A research group from Sweden’s Linköping University has developed a new process, which is said to reduce defects in organic solar cells.
The new process is based on the utilization of only two plastic films, one with the anodes and the other with the cathodes, which are covered with an active polymer material as glue before the two units are laminated together.
“Since only two layers are to be printed, the number of defects is lower and the probability that two defects are located exactly opposite each other during the lamination is negligible,” the scientists asserted.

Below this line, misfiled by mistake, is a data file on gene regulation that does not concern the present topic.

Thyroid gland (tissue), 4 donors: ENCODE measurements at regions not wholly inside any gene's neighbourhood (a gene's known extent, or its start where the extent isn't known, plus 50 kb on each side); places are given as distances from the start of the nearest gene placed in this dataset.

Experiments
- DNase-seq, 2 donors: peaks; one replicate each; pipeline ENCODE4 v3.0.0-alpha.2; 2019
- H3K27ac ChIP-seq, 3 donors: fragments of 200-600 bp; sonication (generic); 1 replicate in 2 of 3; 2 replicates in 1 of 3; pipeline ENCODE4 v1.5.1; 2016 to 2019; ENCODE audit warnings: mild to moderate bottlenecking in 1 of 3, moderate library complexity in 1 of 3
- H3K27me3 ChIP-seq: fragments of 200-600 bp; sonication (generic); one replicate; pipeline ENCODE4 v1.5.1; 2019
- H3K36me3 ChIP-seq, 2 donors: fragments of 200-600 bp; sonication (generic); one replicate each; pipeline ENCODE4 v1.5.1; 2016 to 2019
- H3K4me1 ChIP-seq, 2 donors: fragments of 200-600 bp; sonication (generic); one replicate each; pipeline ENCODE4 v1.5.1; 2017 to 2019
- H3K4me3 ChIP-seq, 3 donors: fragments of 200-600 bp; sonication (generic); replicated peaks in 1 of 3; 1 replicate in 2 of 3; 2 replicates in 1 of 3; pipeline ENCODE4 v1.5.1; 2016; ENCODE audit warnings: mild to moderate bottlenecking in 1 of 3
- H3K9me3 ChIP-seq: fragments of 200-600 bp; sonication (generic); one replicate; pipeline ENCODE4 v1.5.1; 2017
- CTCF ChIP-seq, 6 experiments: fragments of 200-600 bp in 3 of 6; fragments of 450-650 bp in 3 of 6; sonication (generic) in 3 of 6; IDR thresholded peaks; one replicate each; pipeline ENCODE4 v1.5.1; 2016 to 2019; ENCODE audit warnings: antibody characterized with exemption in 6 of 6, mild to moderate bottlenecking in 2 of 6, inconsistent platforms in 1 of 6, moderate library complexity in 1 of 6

The researchers found that problems in organic solar cells are usually created by moisture, as small electron traps form in the material that capture electrons before they reach the electrode. “We have shown that this lamination method works with many different combinations of polymer, and that the energy efficiency is just as high as that obtained by conventional manufacture,” said research coordinator, Olle Inganäs.
The first prototype cells were developed by the university’s spin-off company, Epishin. The future cells will be conceived for the market for indoor cells, the Linköping University said.